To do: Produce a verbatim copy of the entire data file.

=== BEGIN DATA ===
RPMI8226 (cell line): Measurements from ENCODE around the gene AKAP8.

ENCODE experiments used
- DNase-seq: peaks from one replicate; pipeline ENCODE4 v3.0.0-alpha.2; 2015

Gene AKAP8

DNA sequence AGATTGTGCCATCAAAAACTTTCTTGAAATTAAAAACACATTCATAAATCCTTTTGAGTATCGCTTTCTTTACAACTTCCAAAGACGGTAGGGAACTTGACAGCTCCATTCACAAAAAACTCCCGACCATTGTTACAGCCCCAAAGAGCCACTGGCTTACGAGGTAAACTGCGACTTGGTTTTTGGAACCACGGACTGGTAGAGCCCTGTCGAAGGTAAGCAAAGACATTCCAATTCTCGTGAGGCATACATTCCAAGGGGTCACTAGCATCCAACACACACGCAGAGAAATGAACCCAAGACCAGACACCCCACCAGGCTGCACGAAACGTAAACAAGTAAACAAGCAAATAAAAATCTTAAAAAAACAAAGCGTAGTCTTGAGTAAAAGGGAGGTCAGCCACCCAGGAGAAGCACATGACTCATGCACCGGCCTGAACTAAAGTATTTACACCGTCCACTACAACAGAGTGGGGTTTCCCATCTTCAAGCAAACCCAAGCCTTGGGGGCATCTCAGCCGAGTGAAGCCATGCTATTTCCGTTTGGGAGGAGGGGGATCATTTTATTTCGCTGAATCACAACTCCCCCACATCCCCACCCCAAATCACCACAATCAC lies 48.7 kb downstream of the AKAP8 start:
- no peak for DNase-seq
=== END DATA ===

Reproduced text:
RPMI8226 (cell line): Measurements from ENCODE around the gene AKAP8.

ENCODE experiments used
- DNase-seq: peaks from one replicate; pipeline ENCODE4 v3.0.0-alpha.2; 2015

Gene AKAP8

DNA sequence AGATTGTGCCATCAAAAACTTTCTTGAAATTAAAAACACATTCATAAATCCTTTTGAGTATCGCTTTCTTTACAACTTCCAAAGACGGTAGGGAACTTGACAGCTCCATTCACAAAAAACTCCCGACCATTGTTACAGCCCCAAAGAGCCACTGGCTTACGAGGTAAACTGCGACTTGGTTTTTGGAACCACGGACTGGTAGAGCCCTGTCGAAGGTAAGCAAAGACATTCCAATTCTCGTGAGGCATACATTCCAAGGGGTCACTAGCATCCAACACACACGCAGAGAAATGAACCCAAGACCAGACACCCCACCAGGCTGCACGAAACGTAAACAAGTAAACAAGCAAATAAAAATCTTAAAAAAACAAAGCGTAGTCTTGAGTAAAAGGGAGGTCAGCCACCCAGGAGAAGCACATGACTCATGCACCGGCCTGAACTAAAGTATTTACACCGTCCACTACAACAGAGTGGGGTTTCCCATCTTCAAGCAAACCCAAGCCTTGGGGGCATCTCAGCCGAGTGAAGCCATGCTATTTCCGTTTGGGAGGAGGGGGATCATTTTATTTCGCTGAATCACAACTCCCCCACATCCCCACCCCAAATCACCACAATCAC lies 48.7 kb downstream of the AKAP8 start:
- no peak for DNase-seq